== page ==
High Voltage Forum

General Chat => Laboratories, Equipment and Tools => Topic started by: klugesmith on October 11, 2020, 06:18:10 PM

Title: Recording a variac
Post by: klugesmith on October 11, 2020, 06:18:10 PM
Rikkitikkitavi might like this. 
A nice 1.4-kVA variac had a power cord so old, its rubber jacket was cracked and splitting along most of its length.  Was becoming scary to use.

It was time to replace the cord, which had 2 conductors and a polarized plug complementing the variac's output receptacle.
This variac is for the lab, not for a museum, so it received the cord from a dead MWO.  16 AWG with three conductors and a ring lug on the grounding conductor.  How to connect the ground?

Die-cast cover had a blind hole molded into one inside corner, as if for 3-wire corded model.
Not threaded, but matching the tap drill size for an 8-32 screw, like the long screws for cover attachment.
My only 8-32 tap has a long taper, so I needed to drill the hole a little deeper to finish the job.

[edit] The major diameter of 8-32 thread is 4.2 mm.  In my experience it's the "standard" thread for securing wires in household electrical devices in USA.   In the original Powerstat, all connections were soldered except for spade lugs under 8-32 screws at the internal variac terminal plate.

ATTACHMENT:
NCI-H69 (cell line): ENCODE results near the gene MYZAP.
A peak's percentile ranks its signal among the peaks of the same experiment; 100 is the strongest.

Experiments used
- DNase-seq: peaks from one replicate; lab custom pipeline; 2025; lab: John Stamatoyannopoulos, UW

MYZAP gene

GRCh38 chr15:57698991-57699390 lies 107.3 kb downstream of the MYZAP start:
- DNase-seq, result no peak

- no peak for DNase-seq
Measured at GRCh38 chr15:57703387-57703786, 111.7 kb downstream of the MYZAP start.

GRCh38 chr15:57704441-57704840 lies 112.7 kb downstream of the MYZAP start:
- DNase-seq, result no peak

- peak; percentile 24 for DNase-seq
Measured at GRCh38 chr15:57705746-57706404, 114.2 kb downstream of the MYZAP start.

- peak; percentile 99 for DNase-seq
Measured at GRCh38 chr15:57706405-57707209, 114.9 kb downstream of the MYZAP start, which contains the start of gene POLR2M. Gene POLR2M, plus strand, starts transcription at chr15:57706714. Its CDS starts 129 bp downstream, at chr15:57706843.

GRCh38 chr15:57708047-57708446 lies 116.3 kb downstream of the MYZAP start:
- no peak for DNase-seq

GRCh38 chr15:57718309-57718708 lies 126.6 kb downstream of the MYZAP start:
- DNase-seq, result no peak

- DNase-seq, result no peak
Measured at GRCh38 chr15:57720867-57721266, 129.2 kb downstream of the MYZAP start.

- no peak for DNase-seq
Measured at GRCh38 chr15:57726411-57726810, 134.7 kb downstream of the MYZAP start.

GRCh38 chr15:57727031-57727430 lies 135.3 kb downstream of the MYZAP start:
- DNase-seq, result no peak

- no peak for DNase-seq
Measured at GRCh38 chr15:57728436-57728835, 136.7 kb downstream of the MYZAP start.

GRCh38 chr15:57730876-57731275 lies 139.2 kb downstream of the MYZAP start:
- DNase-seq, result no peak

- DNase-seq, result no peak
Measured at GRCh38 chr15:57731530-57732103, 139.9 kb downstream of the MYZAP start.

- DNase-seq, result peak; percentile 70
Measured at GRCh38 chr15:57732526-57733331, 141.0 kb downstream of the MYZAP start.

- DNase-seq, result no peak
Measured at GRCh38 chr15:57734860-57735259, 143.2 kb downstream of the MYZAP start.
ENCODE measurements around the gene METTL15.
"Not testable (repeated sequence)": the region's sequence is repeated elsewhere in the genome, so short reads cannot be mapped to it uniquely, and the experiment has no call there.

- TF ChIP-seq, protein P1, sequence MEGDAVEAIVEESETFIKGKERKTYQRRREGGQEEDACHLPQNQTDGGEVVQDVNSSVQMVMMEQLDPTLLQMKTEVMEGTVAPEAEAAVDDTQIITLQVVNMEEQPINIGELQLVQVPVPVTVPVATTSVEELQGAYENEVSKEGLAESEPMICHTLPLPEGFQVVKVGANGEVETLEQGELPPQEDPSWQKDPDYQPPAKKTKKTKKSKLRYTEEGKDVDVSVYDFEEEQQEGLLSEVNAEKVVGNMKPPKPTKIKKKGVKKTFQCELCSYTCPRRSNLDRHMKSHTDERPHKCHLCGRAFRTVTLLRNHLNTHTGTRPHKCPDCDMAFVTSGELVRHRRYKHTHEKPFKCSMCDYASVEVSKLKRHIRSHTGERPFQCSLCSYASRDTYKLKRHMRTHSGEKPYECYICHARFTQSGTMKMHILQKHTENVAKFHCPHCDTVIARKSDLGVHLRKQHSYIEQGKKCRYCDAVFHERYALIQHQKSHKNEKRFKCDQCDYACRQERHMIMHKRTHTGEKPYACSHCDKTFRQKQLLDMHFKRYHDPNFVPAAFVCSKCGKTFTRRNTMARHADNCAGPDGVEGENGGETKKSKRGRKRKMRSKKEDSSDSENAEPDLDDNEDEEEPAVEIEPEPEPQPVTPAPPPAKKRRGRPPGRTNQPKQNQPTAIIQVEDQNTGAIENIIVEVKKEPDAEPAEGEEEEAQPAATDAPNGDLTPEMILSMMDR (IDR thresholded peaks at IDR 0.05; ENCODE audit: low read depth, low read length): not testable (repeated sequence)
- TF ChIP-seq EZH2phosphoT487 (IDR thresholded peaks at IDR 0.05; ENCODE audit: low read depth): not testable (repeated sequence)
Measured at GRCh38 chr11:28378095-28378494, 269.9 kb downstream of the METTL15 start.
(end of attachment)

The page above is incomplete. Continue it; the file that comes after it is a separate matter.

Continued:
Title: Re: Recording a variac
Post by: johnf on October 11, 2020, 08:44:54 PM
I would have drilled a hole through the side offset from the cord grip to allow use of a nut and bolt and spring washer.
AS/NZS3100 states a minimum of a 4mm bolt that is solely used for earthing purposes
Title: Re: Recording a variac
Post by: rikkitikkitavi on October 11, 2020, 09:47:31 PM
You sexy little thing :)
(the variac)

I presume you test GND from wall plug to the main body chassis, so that the screws holding the cover to the main body makes a good connection?
It looks like aluminium and hence some oxide might give a higher GND resistance. Anyhow nice work.

I have had a few Powerstats passing thru my hands, even all the way over to Sweden and feel their ruggedness and the impressive "Powerkote" and black goo on firmly anchoring the winding.

The old catalouge in a nice 60ies layout/type from Superior Electric.

I have modified one old variac in just the manner johnf describes, but it was a steel chassis, perhaps for magnetic shielding but I mostly use it with my insulating transformer OR a earth fault circuit breaker.  Anyhow  I cant choose not to because I had an electrican remake the entire fuseboard in my house just after moving in  and hence EFCB where mandatory but atleast I have split all 40some fuses on three groups so not everything goes black when I f-k up... and that I do sometimes.

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